Today's News

  • Leader had tough time in Lordsburg

    Richard Romero, who will be the next superintendent for the Las Vegas City Schools, got his first such leadership job four years ago — in Lordsburg.

    And by one former Lordsburg school board member’s account, Romero’s reign as superintendent there wasn’t smooth. But the ex-official said the board was as much to blame for the situation.

  • Winner goes from 'troubled' to A's

    Sean Murphy didn’t know he’d receive New Mexico Highlands’ Student of the Year award. But, frankly, he wasn’t surprised either. And neither were the 50 some students who cheered him on at this year’s Student Support Services award banquet.

    During his time at Highlands, Murphy has collected awards and accolades like a blockbuster film, including four Academic Excellence Awards, the Dr. Robert Amai Outstanding Achievement in General Chemistry Award and a listing in Who’s Who Among Students in American Universities and Colleges.

  • Woman dies in Mills Ave. accident

    A woman died in a crash Tuesday afternoon on Mills Avenue.

    Mary Padilla, age unavailable, was pronounced dead shortly after at Alta Vista Regional Hospital, Police Chief Gary Gold said.

    Shortly after 3 p.m., Joe Padilla, 77, with Mary Padilla as his passenger, was headed east on Mills in a Ford Ranger pickup truck when he took a turn north onto Encino Street, Gold said. In the process, a Ford F-250 pickup going west, driven by Orlando Romero, 26, struck the Padillas, the chief said.

  • Asbestos is everywhere, area residents warned

    Las Vegas housing officials say they want to get as many vacant units ready for tenants as soon as possible.

    The housing authority has been rehabilitating a number of units in recent months, but an assessment shows the presence of asbestos in units targeted for remodeling.

    Jeff Lowry of Lowry Consultants told the City Council last week that the asbestos were located in floor tiles and that the problem would need to be solved before housing improvements are made.

  • District names superintendent

    In a divided vote, the Las Vegas City Schools board tapped the superintendent of the Questa school district to take that position here.

    Richard Romero beat four other finalists for the position, including Associate Superintendent Barbara Perea Casey, who criticized the school board for its decision. After making the decision, a couple of board members exchanged angry words.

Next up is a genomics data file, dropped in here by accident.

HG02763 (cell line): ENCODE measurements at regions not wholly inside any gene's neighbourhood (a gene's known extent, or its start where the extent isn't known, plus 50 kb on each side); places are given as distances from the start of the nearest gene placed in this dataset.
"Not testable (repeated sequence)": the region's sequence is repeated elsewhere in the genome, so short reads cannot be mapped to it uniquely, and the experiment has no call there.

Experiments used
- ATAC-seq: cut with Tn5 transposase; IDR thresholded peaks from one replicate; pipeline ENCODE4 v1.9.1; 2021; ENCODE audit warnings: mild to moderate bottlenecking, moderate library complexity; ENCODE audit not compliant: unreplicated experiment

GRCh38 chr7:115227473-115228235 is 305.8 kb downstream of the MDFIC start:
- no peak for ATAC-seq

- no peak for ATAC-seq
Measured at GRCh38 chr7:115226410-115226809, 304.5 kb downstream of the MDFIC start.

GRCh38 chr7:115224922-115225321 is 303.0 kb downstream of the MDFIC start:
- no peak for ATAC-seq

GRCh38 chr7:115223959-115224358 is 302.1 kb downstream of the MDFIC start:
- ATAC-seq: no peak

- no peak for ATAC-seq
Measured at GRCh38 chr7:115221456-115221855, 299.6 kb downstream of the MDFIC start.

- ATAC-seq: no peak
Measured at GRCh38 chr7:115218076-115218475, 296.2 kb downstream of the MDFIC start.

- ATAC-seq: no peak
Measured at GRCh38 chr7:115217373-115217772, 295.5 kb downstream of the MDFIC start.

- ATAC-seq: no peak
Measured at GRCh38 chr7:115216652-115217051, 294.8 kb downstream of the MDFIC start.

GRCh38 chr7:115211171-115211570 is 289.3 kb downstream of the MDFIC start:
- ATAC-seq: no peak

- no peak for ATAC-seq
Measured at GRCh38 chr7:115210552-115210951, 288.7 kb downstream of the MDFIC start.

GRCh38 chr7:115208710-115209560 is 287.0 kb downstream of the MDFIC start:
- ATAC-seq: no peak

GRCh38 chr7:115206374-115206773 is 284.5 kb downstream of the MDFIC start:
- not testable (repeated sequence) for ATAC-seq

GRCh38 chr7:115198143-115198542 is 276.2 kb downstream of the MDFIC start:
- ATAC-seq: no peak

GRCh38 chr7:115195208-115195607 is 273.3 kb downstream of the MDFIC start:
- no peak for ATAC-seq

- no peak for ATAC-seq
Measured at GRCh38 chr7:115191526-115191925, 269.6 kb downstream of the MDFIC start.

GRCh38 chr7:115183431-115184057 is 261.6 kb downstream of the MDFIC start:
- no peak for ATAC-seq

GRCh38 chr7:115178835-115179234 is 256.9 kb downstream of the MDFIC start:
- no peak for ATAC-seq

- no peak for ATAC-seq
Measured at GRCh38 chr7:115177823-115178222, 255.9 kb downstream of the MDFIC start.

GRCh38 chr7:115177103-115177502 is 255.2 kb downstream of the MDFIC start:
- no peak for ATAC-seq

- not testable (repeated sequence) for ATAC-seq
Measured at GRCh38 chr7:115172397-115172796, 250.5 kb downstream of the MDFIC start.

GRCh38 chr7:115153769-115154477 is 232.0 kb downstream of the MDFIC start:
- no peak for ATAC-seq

Romero will replace Superintendent Pete Campos, who is becoming Luna Community College’s president on July 1. The board has yet to decide on a salary for Romero.

  • Local students win legal contest

    Submitted to the Optic

    The State Bar of New Mexico hosts an annual essay contest in which students write a legal brief based on a fictitious case with state laws and school policy procedures for students to incorporate into the essay.

    This year, the Bar received 107 essays from throughout the state. Jamie Lee Mathis, a West Las Vegas High School Senior, won third place (worth $250). In addition, Renee Alvino, a senior, Sarah Gallegos, Karla Gallegos, and Christopher Yee, juniors, placed in the top 25; Patrick Lopez, a junior, placed in the top seven.

  • Emergency office set to update plan

    The local office of emergency management has received $30,000 to revise and update the area’s emergency plan.

    The plan was last updated in the mid-1990s.

    Dennis English, manager of the San Miguel-Las Vegas Office of Emergency Management, will update the council on the issue at its meeting set for 6 p.m. Wednesday at City Hall.

  • Where to invest?

    The chairman of the Highlands University Board of Regents says he wants the board to be more involved in the planning for the annual budget.

    The board last week approved the annual budget, just ahead of a deadline to turn in a preliminary document to the state government.

    The budget is $95 million, which Highlands finance officials considered relatively flat, given inflation. The core of the budget, in which the regents have more control, is $38 million. Much of the rest involves restricted funds, where expenditures are mandated for particular purposes.

  • HU teams with Ireland, France

    Environmental geology students and faculty at New Mexico Highlands University are collaborating with researchers from Ireland and France on geologic rifts thanks to a recent grant from the National Science Foundation.

    “To me, it’s important not just to teach the fundamentals of geology, but to have students learn how to communicate and work with people around the world,” said Highlands University environmental geology professor Jennifer Lindline.

  • Ex-Mora deputy accepts plea deal

    A plea bargain has been accepted by a former Mora County sheriff’s deputy accused of telling a woman she could either perform a sex act or go to jail after a disturbance call at her home.

    Lucas Marquez pleaded no contest Monday to a fourth-degree felony charge of accepting a bribe by a witness.

    State District Judge Abigail Aragon sentenced him to probation not to exceed 18 months.

    Marquez was dispatched to the woman’s Guadalupita home on June 18, 2006